Thanks all!
 

yakdout

Professional
Jun 26, 2014
1,267
1,529
113
San Diego
Name
Brandon
Boat
s and hoes
Tuna clones and daisy chains. Bright colors when it’s bright, dark colors when it’s dark/overcast. Leave the cedar plug in the lineup. Also check our how to tune a cedar plug to make it really swim well.


Basically pulling some of the leader through and spinning it to know where the heavy Side is, Dremel a notch for the hook placement. Night and day on the action.

6-8 knots
 

surfgoose

active geezer
Jul 29, 2010
2,656
3,644
113
Long Beach, CA, USA
Name
Gary
Boat
whichever has the longest bunk
I have found that it makes a huge difference to get your lure down deeper rather than skipping close to the surface. I run a couple of different weights several feet ahead of the lure, depending upon sea conditions. The new big plastic-billed lures that run very deep are also more effective than the lures that stay at the top foot or so.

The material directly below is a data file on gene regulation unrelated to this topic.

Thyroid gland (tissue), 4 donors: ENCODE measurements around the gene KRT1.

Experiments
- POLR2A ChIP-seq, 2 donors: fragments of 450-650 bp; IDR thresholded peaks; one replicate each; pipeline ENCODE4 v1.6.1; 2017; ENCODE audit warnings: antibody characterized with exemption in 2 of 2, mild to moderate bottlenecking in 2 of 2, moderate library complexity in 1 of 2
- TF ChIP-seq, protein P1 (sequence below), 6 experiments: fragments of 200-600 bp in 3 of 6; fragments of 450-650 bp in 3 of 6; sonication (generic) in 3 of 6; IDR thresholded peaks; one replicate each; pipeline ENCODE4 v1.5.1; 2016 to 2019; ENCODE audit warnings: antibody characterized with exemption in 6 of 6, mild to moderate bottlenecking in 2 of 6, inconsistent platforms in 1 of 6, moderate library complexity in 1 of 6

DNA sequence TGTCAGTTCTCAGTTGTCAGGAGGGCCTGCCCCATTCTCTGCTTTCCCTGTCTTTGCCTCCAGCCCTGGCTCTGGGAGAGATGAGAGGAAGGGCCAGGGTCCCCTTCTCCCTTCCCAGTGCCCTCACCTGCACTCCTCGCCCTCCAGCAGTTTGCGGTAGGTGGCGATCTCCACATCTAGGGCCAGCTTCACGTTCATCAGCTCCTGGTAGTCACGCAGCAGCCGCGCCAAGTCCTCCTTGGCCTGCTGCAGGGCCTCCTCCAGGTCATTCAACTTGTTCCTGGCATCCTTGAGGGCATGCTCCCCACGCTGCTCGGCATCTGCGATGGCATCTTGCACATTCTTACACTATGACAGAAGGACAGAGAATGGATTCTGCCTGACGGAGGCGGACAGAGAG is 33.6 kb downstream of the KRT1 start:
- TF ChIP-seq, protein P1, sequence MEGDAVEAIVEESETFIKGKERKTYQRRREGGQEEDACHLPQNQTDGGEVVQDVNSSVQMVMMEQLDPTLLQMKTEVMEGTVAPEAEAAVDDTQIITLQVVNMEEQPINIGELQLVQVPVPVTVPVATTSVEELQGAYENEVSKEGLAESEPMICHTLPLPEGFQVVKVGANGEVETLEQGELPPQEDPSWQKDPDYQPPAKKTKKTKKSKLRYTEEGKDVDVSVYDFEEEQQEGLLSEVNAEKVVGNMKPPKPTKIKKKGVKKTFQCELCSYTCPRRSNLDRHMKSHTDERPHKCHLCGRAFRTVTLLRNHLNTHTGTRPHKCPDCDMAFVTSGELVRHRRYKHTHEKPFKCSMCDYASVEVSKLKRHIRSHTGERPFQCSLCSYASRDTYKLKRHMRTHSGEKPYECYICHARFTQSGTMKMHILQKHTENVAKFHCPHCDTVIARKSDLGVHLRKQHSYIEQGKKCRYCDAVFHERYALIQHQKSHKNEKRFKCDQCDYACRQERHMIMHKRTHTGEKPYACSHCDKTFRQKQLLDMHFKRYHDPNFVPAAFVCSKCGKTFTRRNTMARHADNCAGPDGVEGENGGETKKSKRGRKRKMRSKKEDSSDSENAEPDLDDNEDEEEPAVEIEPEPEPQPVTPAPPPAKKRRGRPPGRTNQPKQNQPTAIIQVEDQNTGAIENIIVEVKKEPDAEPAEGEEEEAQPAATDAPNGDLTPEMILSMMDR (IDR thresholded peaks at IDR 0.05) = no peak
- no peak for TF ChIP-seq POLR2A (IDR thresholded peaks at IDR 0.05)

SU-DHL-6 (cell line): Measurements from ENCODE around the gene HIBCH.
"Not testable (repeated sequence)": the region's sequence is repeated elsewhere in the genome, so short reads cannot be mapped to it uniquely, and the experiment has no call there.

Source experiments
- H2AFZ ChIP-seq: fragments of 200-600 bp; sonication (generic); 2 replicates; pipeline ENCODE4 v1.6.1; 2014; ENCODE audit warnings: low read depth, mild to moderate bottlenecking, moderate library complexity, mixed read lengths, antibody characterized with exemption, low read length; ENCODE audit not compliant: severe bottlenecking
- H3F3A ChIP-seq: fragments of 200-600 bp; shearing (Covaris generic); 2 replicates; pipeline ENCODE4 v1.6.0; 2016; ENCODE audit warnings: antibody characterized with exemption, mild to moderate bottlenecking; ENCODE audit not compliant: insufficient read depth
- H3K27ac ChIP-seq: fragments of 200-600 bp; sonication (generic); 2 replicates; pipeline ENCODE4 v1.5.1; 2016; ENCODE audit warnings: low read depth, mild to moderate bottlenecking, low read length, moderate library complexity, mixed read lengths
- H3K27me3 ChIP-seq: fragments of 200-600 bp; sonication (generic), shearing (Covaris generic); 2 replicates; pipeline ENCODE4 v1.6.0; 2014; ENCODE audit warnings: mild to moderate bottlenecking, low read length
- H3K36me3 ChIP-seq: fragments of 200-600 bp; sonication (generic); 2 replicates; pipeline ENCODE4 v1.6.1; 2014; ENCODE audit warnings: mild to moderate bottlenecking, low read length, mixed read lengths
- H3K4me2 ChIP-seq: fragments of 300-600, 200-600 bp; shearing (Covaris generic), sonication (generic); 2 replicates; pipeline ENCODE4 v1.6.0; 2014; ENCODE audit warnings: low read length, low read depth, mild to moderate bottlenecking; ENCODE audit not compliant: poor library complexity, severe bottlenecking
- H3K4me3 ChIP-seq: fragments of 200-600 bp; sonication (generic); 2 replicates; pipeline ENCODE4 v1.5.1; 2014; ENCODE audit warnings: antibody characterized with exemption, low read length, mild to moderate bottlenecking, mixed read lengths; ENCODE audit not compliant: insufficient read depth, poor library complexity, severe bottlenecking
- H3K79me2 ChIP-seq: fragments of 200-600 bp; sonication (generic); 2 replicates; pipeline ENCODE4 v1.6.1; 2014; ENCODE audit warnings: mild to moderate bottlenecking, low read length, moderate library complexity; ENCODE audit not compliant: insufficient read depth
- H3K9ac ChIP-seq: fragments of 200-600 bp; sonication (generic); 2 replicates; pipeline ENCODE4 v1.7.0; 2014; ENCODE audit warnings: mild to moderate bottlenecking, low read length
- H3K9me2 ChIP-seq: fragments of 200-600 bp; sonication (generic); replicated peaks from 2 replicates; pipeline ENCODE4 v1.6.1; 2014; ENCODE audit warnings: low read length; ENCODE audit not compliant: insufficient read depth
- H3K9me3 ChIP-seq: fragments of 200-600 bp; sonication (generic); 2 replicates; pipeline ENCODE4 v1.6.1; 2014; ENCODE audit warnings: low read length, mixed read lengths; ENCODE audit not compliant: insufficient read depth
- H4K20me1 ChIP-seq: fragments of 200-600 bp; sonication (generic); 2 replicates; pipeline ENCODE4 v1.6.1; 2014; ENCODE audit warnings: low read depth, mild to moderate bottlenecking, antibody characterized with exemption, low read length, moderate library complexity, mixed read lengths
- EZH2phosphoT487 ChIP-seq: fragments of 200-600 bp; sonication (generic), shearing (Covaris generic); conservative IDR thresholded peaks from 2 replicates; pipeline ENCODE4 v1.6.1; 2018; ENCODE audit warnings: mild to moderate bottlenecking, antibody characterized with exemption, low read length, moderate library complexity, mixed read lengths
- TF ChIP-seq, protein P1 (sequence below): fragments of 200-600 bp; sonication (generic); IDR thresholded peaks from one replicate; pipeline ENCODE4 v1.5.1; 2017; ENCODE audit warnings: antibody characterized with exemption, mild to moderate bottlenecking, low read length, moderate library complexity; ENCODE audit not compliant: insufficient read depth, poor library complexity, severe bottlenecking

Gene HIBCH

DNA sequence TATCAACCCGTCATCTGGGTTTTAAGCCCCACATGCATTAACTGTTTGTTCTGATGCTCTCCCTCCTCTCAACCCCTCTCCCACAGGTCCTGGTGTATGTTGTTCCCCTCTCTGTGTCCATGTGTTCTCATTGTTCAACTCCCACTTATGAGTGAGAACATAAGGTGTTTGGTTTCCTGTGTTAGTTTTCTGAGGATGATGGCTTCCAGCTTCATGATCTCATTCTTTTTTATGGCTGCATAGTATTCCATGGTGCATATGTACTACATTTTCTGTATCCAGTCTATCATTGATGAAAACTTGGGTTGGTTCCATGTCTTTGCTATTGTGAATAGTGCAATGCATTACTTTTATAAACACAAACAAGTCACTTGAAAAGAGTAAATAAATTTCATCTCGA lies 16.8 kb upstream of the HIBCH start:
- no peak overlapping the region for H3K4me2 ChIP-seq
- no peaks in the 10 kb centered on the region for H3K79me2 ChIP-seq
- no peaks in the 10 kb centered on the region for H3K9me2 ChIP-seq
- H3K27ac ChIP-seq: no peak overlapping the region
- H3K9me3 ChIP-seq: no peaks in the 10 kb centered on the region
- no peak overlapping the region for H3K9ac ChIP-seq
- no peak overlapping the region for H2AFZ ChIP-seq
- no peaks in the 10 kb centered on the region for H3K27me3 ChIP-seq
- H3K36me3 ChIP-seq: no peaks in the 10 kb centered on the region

It also makes a difference to keep in mind where the sun is. If you are driving into the sun, the fish have to see the lures against the sunshine, which is harder. And if you run changing curves, not just straight lines, you are effectively presenting different speeds to the lures as the inside lures slow down and the outside lures speed up. Use your boat like a P-51 giving cover to a slower group of B-17s.

You do NOT need to put seven different lures into the water. I would run one from each corner set back about three waves, and a longer center lure back twice as far. I like splasher birds to make a surface commotion on the long lure.

Keep your hands clean while you handle the lures, and consider using attractor scents. You can look on YouTube for videos of underwater trolling scenes with Go-Pro cameras, and it is surprising how many fish are attracted to the lures and come up to within a couple of feet to bite them but just turn away at the last moment. Ask yourself why that happens.

2018-10-01 10.17.30.jpg
 

2Rotten

Member
Jan 10, 2010
164
214
43
Junction City OR
Name
Rod Lathrop
Boat
24' North River Seahawk Hardtop "Sun Dog"
Location location location